How to Calculate Sound Velocity in Seawater
The speed of sound in seawater is dependent largely on three factors: pressure, temperature, and salinity. Pressure increases with depth, so the speed of sound does too. In general, an increase of temperature of 1oC increases sound speed by 4 m/s and an increase in salinity of 1% increases sound's speed by 1 m/s. Several researchers have developed simple formulas for determining the speed of sound in seawater.
One commonly used formula is Wilson's formula, developed in 1960. The formula is as follows:
c(S,T,P) = c0+DcT+DcS+DcP+DcSTP
DcSTP=(S-35)(-1.1244*10-2+7.7711*10-7T2+7.85344*10-4P-1.3458*10-5P2+3.2203*10-7PT+1.6101*10-8T2P)+ P(-1.8974·10-3T+ 7.6287·10-5T2 + 4.6176·10-7T3) + P2(-2.6301·10-5T + 1.9302·10-7T2) + P3(-2.0831·10-7T)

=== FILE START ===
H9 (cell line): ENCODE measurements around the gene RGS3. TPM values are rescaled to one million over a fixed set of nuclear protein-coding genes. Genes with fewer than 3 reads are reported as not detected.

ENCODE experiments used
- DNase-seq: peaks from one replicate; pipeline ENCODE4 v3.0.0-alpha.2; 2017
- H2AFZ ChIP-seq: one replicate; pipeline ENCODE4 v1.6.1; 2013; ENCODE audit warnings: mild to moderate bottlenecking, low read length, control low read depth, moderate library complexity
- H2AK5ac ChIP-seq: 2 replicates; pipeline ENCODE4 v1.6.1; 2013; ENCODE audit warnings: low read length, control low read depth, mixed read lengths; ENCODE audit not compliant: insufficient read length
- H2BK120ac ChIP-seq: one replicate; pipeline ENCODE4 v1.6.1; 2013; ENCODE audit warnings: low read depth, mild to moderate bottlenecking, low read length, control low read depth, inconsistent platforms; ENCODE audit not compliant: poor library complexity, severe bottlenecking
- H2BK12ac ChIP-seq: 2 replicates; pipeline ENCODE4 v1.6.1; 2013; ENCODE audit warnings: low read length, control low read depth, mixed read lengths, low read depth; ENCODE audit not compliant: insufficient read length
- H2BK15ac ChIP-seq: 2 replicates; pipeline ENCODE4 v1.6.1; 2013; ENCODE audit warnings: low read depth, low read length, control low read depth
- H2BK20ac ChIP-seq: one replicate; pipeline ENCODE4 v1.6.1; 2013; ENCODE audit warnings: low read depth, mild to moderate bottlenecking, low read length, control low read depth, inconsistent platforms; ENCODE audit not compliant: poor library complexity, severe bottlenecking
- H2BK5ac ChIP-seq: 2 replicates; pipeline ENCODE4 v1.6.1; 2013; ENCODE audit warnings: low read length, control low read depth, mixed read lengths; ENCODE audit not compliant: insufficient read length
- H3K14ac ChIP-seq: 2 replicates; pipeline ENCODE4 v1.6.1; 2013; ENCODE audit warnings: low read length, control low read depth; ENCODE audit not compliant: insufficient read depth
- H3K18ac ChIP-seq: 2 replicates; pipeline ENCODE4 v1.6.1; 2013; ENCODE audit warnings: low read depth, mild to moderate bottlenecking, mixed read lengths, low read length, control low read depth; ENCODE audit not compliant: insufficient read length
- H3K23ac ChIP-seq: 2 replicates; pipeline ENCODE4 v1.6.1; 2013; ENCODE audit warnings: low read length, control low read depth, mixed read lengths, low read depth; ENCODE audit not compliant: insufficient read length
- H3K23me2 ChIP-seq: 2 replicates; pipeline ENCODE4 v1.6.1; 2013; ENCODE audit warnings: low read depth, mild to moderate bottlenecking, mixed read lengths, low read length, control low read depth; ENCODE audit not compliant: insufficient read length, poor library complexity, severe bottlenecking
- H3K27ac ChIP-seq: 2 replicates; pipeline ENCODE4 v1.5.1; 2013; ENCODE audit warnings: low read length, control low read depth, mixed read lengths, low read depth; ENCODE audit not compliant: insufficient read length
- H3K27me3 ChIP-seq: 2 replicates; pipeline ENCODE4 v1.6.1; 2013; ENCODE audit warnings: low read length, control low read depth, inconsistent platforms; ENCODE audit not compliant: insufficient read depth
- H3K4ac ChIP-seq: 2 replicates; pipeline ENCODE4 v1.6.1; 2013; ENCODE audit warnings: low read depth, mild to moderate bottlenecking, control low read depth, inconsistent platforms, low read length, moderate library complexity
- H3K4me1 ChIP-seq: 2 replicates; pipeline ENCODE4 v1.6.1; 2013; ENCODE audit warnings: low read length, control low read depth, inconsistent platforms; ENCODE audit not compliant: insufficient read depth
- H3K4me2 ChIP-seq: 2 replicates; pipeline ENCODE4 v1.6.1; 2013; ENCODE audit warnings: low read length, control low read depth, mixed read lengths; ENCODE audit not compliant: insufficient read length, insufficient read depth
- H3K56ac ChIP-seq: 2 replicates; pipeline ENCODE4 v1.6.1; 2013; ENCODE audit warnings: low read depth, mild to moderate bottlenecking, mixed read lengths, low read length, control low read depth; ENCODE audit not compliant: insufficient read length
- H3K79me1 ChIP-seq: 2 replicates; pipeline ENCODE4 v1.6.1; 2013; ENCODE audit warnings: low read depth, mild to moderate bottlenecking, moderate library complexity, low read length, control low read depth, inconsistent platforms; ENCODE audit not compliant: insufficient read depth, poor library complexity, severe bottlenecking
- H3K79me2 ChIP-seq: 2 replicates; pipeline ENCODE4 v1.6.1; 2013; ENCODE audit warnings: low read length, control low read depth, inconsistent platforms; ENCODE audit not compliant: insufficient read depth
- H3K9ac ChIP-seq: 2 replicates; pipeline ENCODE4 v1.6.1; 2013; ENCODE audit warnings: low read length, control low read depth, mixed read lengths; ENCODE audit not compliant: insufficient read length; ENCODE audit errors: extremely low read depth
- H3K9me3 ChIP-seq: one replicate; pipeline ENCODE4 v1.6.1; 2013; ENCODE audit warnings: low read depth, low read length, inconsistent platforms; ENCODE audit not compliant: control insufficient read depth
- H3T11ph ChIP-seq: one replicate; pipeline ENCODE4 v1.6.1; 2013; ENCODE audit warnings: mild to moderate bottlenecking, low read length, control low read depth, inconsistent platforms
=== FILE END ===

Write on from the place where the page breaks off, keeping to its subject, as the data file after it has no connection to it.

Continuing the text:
c is speed of sound
T is temperature (in Celcius)
S is salinity (per mille)
P is hydrostatic pressure (MPa).
This formula is applicable within the following bounds:
- temperatures between -4° and 30°C,
- salinity between 0 and 37 per mille,
- hydrostatic pressure between 0.1 MPa and 100 MPa.
It is an empirical theory, meaning that it's based on data rather than theory. The formula has a mean square error of .22 m/s. There are several more complicated theories that take into account other variables, such as the Del Grosso Equation. Click here for more formulas. If you just want a calculator for the speed of sound in seawater, click here.